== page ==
It’s hard to believe, but we’ve already reached mid-October and the season of ghosts, costumes and trick or treating. Adding to the exciting fall feeling, this next week the city gears up for the home-matchup between Michigan State University and the University of Michigan football teams Saturday (Oct. 21).
For the ELi team, it was another week of preparing readers for the Nov. 7 elections. This past week, we highlighted the responses to short answer questions ELi sent to each of the eight City Council candidates. The questions and responses are here:
- Do you support moving city elections from odd years to even? Why?
- What do you plan to do to help retain city staff?
- What is your vision for development in the downtown area and the need for affordable housing going forward?
Additionally, ELi asked candidates if they plan to vote “yes” or “no” on the three ballot initiatives voters are being asked to decide on in the November election. While voters will decide to approve or not approve the ballot initiatives (not the new Council), candidate responses help to give voters insight into their stances on important matters in the city. Here is that report.
You can see more election details and guides here.
Outside of election coverage, City Desk Editor Luke Day brought a report on the Oct. 4 East Lansing Independent Police Oversight Commission (ELIPOC) meeting. At the meeting, commissioners discussed ELIPOC’s goals for the next six months.
Additionally, Reporter Dustin DuFort Petty covered Monday’s (Oct. 9) Board of Education meeting. The four-hour long meeting saw J. Estrella Torrez named as the new board trustee and a discussion about a separation agreement with physical education teacher Dennis Petrowitz. The long-time MacDonald Middle School teacher was suspended last spring for using the N-word while addressing students, and was suspended again last month for an “unprofessional verbal interaction” with a student and staff member. East Lansing Education Association (ELEA) President Mark Pontoni made some strong statements to the board during public comment.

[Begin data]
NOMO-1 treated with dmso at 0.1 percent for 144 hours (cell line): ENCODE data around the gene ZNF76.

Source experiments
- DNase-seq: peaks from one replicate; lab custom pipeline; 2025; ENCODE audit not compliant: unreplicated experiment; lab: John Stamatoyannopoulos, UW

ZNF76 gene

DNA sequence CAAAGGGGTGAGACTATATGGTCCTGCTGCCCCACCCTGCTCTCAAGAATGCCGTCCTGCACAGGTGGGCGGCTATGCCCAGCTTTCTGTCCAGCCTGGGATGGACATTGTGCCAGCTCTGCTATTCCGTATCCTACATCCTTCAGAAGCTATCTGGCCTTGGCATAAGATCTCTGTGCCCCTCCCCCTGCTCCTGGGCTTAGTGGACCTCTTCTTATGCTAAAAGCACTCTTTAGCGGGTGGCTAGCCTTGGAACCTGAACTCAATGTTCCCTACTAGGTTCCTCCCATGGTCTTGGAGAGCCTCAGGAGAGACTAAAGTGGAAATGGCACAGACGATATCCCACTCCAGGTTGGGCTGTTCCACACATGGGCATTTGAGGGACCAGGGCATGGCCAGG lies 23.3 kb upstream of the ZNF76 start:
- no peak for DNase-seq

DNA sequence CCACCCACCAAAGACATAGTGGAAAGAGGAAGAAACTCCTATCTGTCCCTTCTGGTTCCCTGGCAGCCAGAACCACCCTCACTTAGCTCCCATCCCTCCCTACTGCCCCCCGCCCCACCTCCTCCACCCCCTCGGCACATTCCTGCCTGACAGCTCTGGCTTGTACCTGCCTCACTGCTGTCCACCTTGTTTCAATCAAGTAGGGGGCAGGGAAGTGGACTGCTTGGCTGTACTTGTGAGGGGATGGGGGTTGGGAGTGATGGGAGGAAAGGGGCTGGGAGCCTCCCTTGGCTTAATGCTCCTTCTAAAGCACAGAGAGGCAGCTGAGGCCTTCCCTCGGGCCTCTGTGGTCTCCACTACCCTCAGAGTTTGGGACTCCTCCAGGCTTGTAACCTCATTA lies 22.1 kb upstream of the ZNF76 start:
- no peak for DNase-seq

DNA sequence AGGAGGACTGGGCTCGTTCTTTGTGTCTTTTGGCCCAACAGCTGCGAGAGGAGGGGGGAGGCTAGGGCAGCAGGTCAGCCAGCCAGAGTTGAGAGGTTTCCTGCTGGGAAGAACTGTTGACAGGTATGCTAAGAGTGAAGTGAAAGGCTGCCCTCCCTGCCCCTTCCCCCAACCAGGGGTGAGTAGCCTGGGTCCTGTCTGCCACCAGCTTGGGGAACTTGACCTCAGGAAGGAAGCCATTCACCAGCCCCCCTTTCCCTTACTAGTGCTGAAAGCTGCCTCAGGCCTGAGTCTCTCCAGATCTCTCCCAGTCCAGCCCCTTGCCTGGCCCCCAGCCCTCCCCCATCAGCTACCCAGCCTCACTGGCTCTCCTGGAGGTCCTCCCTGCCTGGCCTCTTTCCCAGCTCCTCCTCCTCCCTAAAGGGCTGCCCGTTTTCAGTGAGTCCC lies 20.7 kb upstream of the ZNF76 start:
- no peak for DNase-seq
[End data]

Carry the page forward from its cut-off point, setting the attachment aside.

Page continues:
Reporter Eli Taub delivered a report on the Human Rights Commission’s determination that DTN had violated a former tenant’s civil rights. The commission had been discussing the complaint for close to a year.
What’s ahead this week?
Luke has an upcoming recap of a presentation on impediments to fair housing choice, which was given at Tuesday’s (Oct. 10) discussion-only City Council meeting. An analysis on impediments to fair housing found most complaints were filed by people with disabilities and includes five recommendations for the city. Watch for Luke’s report Monday (Oct. 16).
Also this week, it appears that Tuesday’s (Oct. 17) City Council meeting will bring a long-awaited decision on whether or not to allow a workforce housing building to be constructed over a surface parking lot at 530 Albert Ave. The proposed project dominates the business portion of the agenda. The project was also discussed at the Oct. 3 Council meeting. Dustin’s coverage of the meeting can be read here.
There are several other city meetings besides Council this week. The Commission on the Environment will meet Monday (Oct. 16). The University Student Commission will gather Tuesday (Oct. 17). The Parks and Recreation Advisory Commission convenes Wednesday (Oct. 18). And Thursday (Oct. 19), the Arts Commission will meet. Agendas for the meetings can be found here.
See the ELi Now Live News Updates column for previews of events and reporting on news moments in East Lansing for the week of Oct. 9-15. The current top story is the third-annual Fiber to Fashion Festival today (Saturday) on Grove Street in Downtown East Lansing (adjacent to the parking garage). Also highlighted is an elder abuse seminar Monday (Oct. 16) at the Hannah Community Center. Attorney General Dana Nessel will be the special guest at the seminar.
ELi Now will start fresh Monday (Oct. 16) and keep you updated with live news updates through the next week.
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